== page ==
Taylor: So the audience development team is basically tasked with developing the audience of the site. So bringing in as many users onto the site as possible. Whether that’s through search, social, email, or partnerships. The editorial group is tasked with pitching editorial pieces of content that they may be interested in writing, or they may have a bigger strategy. Like let’s say they really want to focus on hair this year. So we’ll work with them to kind of slate that or work with recommendations to get that to them.
Ben: I’m imagining the editorial team of the New Yorker is not the team that’s focused on hair this year.
Taylor: You would be correct.
Ben: Okay. Good. Good. All right. I have a good understanding of the brands, and what I’m hearing is that you have no only an editorial contact that’s really responsible for content development but also an audience development team, which is really more focused on, let’s call it user acquisition and activation.
Taylor: Yes. And they’re the ones that really champion our recommendations at the brand. At the end of the day, we’re just SEOs. We’re not writers. We’re not social people, etc.
Ben: SEOs can be social creatures, maybe not by nature, but it’s a learned skill.
Taylor: Yeah, I haven’t met one yet.
Ben: Okay. Well, they’re out there somewhere. Okay. So I have an understanding of how your team is structured. You’re working with a large editorial team. You have a couple people that are basically project managing each individual brand. Talk to me about what those working relationships are like and how do you interface with both your editorial and audience development teams?
Taylor: Sure. So the recommendations kind of go twofold. The first is this is more of our proactive strategy, and I don’t really like using the term proactive in this case. But we’ll go with it. This is where we as SEOs determine the things the brands need to cover. So this is through our own analyses using various tools, finding white space opportunities, taking a look at competitors. And then on the flip side, it’s actually the brand is driving … Maybe they have an idea that they do want to cover hair. So how can we best support their needs in terms of SEO? So it works in both directions.
Ben: So you basically have a proactive and reactive strategy where sometimes the SEO team is looking at the landscape of SEO and creating suggestions for an individual brand in terms of … Well, why don’t you tell me. What are the type of suggestions that you’re reaching out and trying to push? Are they related to types of content they should cover? Are they related to formats of content? Text versus video versus imagery?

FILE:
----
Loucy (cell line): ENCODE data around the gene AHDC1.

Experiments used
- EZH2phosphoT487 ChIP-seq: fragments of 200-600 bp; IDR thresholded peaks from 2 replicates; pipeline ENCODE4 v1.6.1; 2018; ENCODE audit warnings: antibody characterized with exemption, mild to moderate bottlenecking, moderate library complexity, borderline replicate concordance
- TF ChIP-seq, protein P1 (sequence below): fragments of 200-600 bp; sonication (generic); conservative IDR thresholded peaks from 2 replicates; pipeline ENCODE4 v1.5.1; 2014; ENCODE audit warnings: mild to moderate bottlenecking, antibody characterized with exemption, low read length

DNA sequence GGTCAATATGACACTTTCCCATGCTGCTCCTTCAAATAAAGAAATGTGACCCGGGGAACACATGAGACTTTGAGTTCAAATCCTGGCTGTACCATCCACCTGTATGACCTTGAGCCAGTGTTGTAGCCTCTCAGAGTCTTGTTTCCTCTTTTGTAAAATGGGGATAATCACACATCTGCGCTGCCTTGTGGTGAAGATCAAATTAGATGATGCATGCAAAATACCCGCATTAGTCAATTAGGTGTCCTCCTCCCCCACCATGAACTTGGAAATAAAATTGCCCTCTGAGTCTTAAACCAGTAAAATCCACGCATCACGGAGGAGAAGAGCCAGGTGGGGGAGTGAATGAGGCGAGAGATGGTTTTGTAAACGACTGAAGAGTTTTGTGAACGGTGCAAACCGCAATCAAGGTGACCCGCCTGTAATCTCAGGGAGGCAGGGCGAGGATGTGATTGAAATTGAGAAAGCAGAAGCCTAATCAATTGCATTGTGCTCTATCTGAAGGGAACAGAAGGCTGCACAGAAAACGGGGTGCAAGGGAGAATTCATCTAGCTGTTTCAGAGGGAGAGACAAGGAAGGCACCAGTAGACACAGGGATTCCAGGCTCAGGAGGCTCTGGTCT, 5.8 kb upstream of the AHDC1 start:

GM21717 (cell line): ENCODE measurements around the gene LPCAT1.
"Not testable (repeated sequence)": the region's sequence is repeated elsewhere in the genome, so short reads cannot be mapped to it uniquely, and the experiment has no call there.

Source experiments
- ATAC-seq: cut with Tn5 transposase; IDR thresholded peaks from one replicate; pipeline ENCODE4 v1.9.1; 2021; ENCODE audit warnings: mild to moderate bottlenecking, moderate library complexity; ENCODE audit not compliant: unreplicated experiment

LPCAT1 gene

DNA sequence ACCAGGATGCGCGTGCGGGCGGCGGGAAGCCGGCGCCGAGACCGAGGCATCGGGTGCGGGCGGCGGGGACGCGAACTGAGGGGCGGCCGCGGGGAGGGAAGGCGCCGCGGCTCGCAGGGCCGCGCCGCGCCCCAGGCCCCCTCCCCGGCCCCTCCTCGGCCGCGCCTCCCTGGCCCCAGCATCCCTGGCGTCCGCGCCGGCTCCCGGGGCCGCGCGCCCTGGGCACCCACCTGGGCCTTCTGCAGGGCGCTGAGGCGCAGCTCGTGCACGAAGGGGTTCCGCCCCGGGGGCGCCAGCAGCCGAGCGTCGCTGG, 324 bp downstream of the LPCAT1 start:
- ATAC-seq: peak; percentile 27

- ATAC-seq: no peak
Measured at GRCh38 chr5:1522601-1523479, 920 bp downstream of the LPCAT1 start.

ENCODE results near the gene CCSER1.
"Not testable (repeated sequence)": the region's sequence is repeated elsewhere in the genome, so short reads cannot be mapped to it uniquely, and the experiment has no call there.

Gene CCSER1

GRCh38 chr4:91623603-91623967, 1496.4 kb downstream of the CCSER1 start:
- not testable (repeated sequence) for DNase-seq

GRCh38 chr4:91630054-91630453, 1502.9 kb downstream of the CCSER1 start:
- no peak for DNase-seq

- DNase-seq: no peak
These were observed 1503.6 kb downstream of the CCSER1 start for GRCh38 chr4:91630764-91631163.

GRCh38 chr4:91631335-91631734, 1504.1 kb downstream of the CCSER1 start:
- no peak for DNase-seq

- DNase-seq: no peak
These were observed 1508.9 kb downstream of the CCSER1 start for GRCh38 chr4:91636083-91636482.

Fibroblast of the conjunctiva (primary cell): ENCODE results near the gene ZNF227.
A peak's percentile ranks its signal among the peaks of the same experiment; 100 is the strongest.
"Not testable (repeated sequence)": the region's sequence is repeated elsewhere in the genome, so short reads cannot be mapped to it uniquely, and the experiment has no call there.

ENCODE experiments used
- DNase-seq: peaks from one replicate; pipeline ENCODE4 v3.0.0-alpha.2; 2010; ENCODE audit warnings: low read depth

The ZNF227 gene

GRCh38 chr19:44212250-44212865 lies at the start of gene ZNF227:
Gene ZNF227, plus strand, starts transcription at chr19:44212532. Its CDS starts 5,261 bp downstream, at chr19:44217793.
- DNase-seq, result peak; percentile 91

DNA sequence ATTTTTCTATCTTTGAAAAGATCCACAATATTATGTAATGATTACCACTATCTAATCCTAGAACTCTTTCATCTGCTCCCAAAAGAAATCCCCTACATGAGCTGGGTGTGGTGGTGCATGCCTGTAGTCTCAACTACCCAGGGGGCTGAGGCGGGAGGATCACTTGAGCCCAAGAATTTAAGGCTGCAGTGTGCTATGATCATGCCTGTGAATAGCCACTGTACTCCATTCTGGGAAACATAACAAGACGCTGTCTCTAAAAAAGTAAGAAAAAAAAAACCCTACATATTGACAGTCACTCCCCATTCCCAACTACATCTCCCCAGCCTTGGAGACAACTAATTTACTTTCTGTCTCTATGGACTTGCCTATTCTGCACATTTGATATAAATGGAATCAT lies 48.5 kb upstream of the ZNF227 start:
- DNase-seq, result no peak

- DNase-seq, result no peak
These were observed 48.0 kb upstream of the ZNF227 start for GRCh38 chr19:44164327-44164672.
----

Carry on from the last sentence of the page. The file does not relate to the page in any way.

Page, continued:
Taylor: We focus are recommendations in four different areas I would say. Content gaps, so this is identifying just white space opportunities around certain topics. Do a lot of refreshing on the brand. So taking a look at our existing content. I remember when I first started working on one of our wedding brands, they had 40 galleries on branded wedding hairstyles, and of course only one of them was performing. So a lot of this has to do also with content consolidation strategy, redirecting, that type of thing. And then the last two are kind of closely related, but we do a lot of seasonal or temporal related recommendations. So Vogue Met Gala is really big. It’s happening in May. We want to make sure we’re working a couple of months out of that event to give them the best recommendations as possible. Just constant meetings with them, making sure they understand the recommendations, maybe what performed well last year, what didn’t perform well last year.
Ben: So essentially you’re looking at the editorial output and trying to understand what has been successful, where there is an opportunity to create more content, and then also helping manage the editorial calendar in the sense of helping the team understand what has been successful in the past and what’s coming up. You mentioned the Met Gala as the seasonal example.
Taylor: I will say though last thing we’re trying to do more of. I mean, Condé Nast isn’t traditionally thought of as a news organization, but we do try and help the brands capitalize on trending stories. So I would say that’s the fourth area that we focus on.
Ben: Okay. So you’re also working on not just evergreen content but also trying to help the team understand what’s likely to have a near term effect or something that’s more topical.
Taylor: Right. I mean, a brand like Vanity Fair, for instance, is probably more naturally newsy versus evergreen. It’s good to have a little bit of a ratio. So maybe 70% news, 30% evergreen, and on some of the evergreen brands, it’s actually flipped. So it would be 70% evergreen versus 30% news.
Ben: Okay. Talk to me a little bit about the reactive work that you’re doing when it comes to interfacing with your content teams. How are they coming to you and asking for your help?
Taylor: So each of the brands has … Like, for instance, I just met today with one of the brands where we’re talking about their editorial calendar for the rest of the year. So each month, what are some of the big initiatives content-wise that they need us to support because at the end of the day, we’re trying to get whatever they have in mind surfaced in search. So a good example of this would be like Bon Appetit City Guide Projects. They want to write about the best restaurants in New York City. How can we help them get there?
Ben: So what’s the process from basically being available to manage some of the inbound requests from your team? When you’re reactive and you’re audience development and editorial team are coming to you, do you set a weekly, daily, monthly cadence to try to understand what’s going on with them?
Taylor: So we meet with the brand on a monthly basis, and by the brand who’s in the room, it could be our digital director, which also I think our audience development team obviously works heavily with. In that room may also be a product person so they can enter any technical things. And then we have our main editorial contact and audience development. And that meeting is meant to be very pie in the sky, overarching, SEO strategy. It’s just our normal SEO monthly, but on the more nitty gritty, day to day type optimization, we meet biweekly with our audience development leads to make sure we’re staying in constant contact, making sure we’re constantly up to date.